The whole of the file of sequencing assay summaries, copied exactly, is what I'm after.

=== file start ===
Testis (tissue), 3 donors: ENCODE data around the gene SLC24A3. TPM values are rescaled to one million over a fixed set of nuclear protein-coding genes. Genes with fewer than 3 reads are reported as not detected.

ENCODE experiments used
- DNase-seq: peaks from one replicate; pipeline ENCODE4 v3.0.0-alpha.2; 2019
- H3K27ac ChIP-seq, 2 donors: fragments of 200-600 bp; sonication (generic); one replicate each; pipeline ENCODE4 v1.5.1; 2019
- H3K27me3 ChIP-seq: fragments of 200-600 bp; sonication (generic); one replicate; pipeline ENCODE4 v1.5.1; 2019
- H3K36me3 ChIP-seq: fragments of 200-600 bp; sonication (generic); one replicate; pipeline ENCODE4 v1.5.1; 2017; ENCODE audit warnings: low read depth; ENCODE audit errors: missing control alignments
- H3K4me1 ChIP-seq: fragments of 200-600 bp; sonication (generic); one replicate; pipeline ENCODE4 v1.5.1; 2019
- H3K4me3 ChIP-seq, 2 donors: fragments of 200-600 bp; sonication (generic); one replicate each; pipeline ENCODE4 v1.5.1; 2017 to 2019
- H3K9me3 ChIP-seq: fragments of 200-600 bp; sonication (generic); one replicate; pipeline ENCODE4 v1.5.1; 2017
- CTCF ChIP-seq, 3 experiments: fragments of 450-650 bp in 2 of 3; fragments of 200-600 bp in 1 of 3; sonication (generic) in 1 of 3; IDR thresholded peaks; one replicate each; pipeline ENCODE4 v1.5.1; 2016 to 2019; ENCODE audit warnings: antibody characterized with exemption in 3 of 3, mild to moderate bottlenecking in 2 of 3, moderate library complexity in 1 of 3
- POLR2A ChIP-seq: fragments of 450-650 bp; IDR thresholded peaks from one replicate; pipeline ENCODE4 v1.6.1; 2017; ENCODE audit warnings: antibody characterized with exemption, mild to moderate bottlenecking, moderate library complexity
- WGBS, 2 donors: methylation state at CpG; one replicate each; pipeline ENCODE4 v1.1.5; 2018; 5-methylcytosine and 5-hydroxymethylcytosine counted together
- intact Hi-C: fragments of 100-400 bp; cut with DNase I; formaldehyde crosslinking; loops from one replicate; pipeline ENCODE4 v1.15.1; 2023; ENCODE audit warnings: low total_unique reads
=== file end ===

Testis (tissue), 3 donors: ENCODE data around the gene SLC24A3. TPM values are rescaled to one million over a fixed set of nuclear protein-coding genes. Genes with fewer than 3 reads are reported as not detected.

ENCODE experiments used
- DNase-seq: peaks from one replicate; pipeline ENCODE4 v3.0.0-alpha.2; 2019
- H3K27ac ChIP-seq, 2 donors: fragments of 200-600 bp; sonication (generic); one replicate each; pipeline ENCODE4 v1.5.1; 2019
- H3K27me3 ChIP-seq: fragments of 200-600 bp; sonication (generic); one replicate; pipeline ENCODE4 v1.5.1; 2019
- H3K36me3 ChIP-seq: fragments of 200-600 bp; sonication (generic); one replicate; pipeline ENCODE4 v1.5.1; 2017; ENCODE audit warnings: low read depth; ENCODE audit errors: missing control alignments
- H3K4me1 ChIP-seq: fragments of 200-600 bp; sonication (generic); one replicate; pipeline ENCODE4 v1.5.1; 2019
- H3K4me3 ChIP-seq, 2 donors: fragments of 200-600 bp; sonication (generic); one replicate each; pipeline ENCODE4 v1.5.1; 2017 to 2019
- H3K9me3 ChIP-seq: fragments of 200-600 bp; sonication (generic); one replicate; pipeline ENCODE4 v1.5.1; 2017
- CTCF ChIP-seq, 3 experiments: fragments of 450-650 bp in 2 of 3; fragments of 200-600 bp in 1 of 3; sonication (generic) in 1 of 3; IDR thresholded peaks; one replicate each; pipeline ENCODE4 v1.5.1; 2016 to 2019; ENCODE audit warnings: antibody characterized with exemption in 3 of 3, mild to moderate bottlenecking in 2 of 3, moderate library complexity in 1 of 3
- POLR2A ChIP-seq: fragments of 450-650 bp; IDR thresholded peaks from one replicate; pipeline ENCODE4 v1.6.1; 2017; ENCODE audit warnings: antibody characterized with exemption, mild to moderate bottlenecking, moderate library complexity
- WGBS, 2 donors: methylation state at CpG; one replicate each; pipeline ENCODE4 v1.1.5; 2018; 5-methylcytosine and 5-hydroxymethylcytosine counted together
- intact Hi-C: fragments of 100-400 bp; cut with DNase I; formaldehyde crosslinking; loops from one replicate; pipeline ENCODE4 v1.15.1; 2023; ENCODE audit warnings: low total_unique reads